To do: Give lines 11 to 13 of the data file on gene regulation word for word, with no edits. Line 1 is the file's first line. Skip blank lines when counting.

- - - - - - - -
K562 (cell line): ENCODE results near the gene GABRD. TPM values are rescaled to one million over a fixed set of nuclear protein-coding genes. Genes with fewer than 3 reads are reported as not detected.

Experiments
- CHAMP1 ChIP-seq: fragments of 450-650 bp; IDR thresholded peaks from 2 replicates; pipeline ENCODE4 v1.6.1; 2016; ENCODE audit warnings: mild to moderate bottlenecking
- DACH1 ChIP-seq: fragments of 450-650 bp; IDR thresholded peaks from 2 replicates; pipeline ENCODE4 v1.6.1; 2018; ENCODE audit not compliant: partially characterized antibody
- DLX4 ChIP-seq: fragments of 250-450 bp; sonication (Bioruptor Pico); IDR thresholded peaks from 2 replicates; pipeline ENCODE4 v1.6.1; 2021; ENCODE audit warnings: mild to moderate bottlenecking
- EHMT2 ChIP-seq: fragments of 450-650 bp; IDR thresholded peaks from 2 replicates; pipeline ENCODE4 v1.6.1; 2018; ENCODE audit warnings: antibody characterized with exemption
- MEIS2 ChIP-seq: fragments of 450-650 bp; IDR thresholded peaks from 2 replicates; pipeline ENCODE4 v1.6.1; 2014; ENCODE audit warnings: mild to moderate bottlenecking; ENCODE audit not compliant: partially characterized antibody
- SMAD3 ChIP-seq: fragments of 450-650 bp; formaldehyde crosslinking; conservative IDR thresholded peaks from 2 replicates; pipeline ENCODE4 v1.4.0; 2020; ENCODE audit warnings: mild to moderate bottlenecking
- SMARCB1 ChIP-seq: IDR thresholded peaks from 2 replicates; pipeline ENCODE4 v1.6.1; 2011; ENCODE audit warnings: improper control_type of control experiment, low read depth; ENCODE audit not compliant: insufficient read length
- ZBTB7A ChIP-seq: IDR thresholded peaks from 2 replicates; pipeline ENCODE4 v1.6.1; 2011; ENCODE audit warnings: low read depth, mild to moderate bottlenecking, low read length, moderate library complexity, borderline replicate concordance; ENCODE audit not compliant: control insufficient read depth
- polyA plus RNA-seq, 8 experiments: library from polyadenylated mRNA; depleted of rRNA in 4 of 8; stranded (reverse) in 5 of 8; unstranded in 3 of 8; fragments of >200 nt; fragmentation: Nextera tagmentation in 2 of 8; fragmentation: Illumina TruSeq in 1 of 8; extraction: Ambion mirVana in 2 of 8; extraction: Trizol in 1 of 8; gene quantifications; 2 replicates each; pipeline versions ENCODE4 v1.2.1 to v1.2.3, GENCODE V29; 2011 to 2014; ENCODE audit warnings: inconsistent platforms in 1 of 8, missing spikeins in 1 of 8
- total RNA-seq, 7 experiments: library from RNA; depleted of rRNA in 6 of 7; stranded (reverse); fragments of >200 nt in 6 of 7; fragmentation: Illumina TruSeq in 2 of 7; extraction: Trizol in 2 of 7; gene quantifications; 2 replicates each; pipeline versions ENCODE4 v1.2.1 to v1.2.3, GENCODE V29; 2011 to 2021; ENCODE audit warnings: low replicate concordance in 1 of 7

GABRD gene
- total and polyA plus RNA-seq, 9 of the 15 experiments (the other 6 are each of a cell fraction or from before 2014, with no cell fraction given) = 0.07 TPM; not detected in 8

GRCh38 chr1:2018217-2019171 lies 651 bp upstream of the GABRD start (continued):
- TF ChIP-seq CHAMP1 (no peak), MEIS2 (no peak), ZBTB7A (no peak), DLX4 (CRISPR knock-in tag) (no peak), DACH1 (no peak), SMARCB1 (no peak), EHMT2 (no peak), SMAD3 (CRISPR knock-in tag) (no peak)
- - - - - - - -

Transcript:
- polyA plus RNA-seq, 8 experiments: library from polyadenylated mRNA; depleted of rRNA in 4 of 8; stranded (reverse) in 5 of 8; unstranded in 3 of 8; fragments of >200 nt; fragmentation: Nextera tagmentation in 2 of 8; fragmentation: Illumina TruSeq in 1 of 8; extraction: Ambion mirVana in 2 of 8; extraction: Trizol in 1 of 8; gene quantifications; 2 replicates each; pipeline versions ENCODE4 v1.2.1 to v1.2.3, GENCODE V29; 2011 to 2014; ENCODE audit warnings: inconsistent platforms in 1 of 8, missing spikeins in 1 of 8
- total RNA-seq, 7 experiments: library from RNA; depleted of rRNA in 6 of 7; stranded (reverse); fragments of >200 nt in 6 of 7; fragmentation: Illumina TruSeq in 2 of 7; extraction: Trizol in 2 of 7; gene quantifications; 2 replicates each; pipeline versions ENCODE4 v1.2.1 to v1.2.3, GENCODE V29; 2011 to 2021; ENCODE audit warnings: low replicate concordance in 1 of 7

GABRD gene